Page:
Ozone has played a great part in reviving the cinema culture. However, we cannot deny the fact that Silverbird Cinemas pioneered the return of cinemas to Nigeria. They deserve the credit for the return. The effect of Nollywood cannot also be discounted. Nollywood was a powerful figure in the decision to bring cinemas back to Nigeria.” Despite its huge role in the return of the cinema culture, however, the bulk of movies shown in cinemas are not Nollywood movies. “The reason is that Nollywood shoots lots of movies but not movies meant specifically for cinemas. Nollywood movies are meant mainly for home viewing. They are on DVD and cinemas cannot show DVD movies because of copyright issues,” says Lee “Nollywood has to shoot its movies in better formats like HD, HDV Cam and 35mm. For instance, Ije was shot in the US and converted from HDV Cam to celluloid.
Ije is our biggest movie. Over 14,000 people have seen it. The good thing about the cinemas is that they are making Nollywood see the reason to shoot in better formats. Though we show mainly foreign movies, if Nigerian movies have a good script, are shot in a good format, star well-known faces and are well-produced and directed, they will sell at the cinemas. The vogue in movies and cinemas now is 3D, a technology that Ozone doesn’t have yet. We plan on having 3D cinema halls soon, before the year is over. But for now, we show 3D movies on the regular 2D, only that the viewer won’t get the 3D viewing effect.” Lee is very optimistic about the future of the cinema culture in Nigeria. “Ozone Cinemas intends to be a major player in the cinema market and to open more cinemas in Lagos and Nigeria. We expect that Nollywood will soon be at par with Hollywood and that our cinemas also will be at par with the rest of the world.”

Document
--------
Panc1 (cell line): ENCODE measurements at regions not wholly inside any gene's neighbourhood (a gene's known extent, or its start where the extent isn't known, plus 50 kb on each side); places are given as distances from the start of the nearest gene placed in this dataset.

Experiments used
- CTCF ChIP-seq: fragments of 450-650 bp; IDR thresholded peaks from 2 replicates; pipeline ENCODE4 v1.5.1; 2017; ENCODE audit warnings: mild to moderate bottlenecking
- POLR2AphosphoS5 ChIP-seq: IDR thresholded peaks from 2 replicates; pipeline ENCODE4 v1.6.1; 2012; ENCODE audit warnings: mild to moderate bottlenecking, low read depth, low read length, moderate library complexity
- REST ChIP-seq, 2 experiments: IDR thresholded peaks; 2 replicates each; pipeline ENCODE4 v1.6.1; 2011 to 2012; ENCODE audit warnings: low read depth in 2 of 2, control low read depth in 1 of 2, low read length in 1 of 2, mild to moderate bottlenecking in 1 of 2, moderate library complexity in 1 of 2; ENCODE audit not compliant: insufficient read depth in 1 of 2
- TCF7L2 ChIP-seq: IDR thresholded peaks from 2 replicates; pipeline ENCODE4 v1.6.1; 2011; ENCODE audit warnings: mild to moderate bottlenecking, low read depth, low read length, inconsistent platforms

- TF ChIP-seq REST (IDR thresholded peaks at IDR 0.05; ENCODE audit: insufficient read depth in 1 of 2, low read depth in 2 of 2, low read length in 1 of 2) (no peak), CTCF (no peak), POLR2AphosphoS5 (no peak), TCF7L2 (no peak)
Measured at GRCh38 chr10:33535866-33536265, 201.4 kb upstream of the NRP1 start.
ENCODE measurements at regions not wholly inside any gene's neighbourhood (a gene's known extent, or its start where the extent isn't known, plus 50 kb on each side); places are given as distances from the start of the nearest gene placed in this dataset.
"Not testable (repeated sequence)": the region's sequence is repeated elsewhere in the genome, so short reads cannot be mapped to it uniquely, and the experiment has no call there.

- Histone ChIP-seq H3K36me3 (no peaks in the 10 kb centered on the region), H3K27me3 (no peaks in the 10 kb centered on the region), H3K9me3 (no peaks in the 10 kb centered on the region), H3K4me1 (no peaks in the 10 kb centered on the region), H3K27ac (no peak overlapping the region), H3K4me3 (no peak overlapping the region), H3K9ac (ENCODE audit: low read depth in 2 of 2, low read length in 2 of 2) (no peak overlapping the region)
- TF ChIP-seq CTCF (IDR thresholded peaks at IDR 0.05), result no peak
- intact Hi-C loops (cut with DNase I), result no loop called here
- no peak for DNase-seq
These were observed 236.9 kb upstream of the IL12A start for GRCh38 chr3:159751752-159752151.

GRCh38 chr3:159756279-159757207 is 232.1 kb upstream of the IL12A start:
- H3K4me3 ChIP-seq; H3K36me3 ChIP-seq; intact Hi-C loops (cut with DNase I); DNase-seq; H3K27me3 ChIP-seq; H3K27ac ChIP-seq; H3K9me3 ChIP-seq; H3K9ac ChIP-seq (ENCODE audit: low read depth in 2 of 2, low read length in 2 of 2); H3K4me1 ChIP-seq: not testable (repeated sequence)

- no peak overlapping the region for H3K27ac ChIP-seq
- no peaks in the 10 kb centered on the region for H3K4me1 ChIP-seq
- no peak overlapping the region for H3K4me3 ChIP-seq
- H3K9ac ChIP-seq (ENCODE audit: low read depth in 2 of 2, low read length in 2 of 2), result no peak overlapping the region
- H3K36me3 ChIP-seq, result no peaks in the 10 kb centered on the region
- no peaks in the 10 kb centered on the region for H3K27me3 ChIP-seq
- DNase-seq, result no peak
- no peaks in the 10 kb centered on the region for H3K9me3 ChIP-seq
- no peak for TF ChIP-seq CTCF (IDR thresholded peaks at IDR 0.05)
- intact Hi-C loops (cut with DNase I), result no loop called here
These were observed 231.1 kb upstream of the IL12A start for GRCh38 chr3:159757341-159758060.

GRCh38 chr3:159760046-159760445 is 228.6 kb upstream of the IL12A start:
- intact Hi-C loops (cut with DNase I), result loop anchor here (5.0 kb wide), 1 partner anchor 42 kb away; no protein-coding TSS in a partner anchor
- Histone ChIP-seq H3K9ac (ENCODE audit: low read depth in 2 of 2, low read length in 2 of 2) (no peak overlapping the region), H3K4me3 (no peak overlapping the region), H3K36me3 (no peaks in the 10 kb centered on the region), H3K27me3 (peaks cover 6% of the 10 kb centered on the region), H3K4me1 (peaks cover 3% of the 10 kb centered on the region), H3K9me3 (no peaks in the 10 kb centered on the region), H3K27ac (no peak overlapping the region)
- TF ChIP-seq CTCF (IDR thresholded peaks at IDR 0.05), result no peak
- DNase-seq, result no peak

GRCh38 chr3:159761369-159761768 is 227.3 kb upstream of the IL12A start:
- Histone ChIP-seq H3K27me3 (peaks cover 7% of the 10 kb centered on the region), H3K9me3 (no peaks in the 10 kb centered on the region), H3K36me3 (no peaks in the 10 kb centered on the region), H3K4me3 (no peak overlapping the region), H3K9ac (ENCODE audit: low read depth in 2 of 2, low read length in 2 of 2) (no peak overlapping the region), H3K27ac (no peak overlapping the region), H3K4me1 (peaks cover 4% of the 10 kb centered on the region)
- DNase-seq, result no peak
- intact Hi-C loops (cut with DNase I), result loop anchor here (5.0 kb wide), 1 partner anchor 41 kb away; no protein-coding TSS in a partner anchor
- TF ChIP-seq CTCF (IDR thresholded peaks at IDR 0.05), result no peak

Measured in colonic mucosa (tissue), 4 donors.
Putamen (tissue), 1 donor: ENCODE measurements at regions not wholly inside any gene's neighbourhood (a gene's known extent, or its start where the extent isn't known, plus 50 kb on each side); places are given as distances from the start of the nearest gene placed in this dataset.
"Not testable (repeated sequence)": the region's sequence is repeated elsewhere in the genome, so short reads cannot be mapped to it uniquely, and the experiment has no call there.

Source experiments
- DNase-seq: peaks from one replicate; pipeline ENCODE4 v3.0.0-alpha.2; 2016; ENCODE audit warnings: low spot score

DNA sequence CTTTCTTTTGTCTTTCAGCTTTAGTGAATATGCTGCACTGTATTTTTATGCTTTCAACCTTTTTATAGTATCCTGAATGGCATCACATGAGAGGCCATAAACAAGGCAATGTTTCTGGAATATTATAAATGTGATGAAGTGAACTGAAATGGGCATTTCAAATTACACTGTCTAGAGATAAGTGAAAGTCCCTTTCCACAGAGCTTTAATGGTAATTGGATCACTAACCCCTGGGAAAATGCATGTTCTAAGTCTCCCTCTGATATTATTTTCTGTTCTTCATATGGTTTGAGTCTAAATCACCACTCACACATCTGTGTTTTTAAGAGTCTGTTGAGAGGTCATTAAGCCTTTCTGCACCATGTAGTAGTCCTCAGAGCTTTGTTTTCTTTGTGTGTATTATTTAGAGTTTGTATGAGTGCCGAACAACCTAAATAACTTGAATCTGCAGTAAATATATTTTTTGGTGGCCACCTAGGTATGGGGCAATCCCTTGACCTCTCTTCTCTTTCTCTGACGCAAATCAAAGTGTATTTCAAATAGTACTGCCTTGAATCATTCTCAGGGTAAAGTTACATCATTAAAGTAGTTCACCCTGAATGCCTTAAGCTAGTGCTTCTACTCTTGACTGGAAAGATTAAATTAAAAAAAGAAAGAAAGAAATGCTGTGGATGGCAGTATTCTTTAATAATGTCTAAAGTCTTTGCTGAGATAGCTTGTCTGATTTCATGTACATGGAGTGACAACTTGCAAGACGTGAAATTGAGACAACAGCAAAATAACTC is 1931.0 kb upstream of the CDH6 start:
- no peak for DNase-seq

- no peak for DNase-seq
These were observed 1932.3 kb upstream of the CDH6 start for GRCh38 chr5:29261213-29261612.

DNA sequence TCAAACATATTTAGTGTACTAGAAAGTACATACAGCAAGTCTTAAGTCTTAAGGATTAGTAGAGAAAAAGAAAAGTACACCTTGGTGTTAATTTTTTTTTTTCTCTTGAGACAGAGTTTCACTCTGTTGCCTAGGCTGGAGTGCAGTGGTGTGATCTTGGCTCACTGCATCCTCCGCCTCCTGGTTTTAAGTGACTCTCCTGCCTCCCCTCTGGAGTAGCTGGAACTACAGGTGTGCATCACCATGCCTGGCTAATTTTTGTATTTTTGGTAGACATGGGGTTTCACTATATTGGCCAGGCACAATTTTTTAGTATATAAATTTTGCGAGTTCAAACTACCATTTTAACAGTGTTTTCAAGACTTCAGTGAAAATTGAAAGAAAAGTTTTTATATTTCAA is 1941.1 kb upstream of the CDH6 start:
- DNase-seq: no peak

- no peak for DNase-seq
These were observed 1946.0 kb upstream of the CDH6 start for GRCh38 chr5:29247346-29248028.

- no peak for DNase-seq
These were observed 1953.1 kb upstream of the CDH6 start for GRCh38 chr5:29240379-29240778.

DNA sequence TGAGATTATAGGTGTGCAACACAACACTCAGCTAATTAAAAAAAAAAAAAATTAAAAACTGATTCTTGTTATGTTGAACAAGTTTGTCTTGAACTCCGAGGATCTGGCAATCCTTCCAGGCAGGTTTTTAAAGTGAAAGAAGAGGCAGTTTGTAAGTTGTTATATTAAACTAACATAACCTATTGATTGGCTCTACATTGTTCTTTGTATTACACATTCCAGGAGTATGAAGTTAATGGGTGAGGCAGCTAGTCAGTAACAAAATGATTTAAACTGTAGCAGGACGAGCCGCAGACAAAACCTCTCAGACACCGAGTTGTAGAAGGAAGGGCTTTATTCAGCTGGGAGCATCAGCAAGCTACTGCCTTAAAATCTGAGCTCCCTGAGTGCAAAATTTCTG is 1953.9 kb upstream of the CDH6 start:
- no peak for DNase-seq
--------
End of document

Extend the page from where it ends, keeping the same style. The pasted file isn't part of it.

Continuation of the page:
According to him, the major impediment in the path of Nigeria’s cinemas is the technical base. “Cinemas are not easy to sustain. They are very capital intensive and we’re still in our infancy, our industry is just about seven years old now. “However, our main hitch is that we don’t have the technical base yet. Presently, we are not manufacturing in Nigeria everything the cinemas use. So we have to resort to foreign technicians to solve the problems we encounter. We are trying to overcome that problem by training our staff now.” Saying that he sees cinemas becoming an essential part of Nigeria’s recreational culture, Lee says he is pleased by President Jonathan’s $200m grant to the entertainment industry and he hopes that it would be evenly disbursed in the entertainment industry, thereby including the cinemas too. Ayo is the box office manager of Silverbird Galleria, the pioneers of the new, revived cinema business in Nigeria.
According to him, “The cinema culture died in Nigeria as a result of a poor economy and the military leadership. The advent of home video also contributed to the death of cinemas in Nigeria back then. With the coming of VHS players that could play video cassettes, people preferred to stay at home and watch their favourite Indian movies. When all the early cinemas finally died out in the late 90s, Nigerians satisfied their great appetite for watching current movies on TV stations like LTV and DBN that showed such movies every weekend. “The TV stations created a hunger in people to watch American movies, and it was this hunger that Silverbird Cinemas capitalized on to go into the cinema business. Considering that people wanted to watch the latest American movies as at when released, Silverbird Cinemas decided to fill the gap, something the TV stations couldn’t do,” Ayo asserts. “It wasn’t just about current movies though.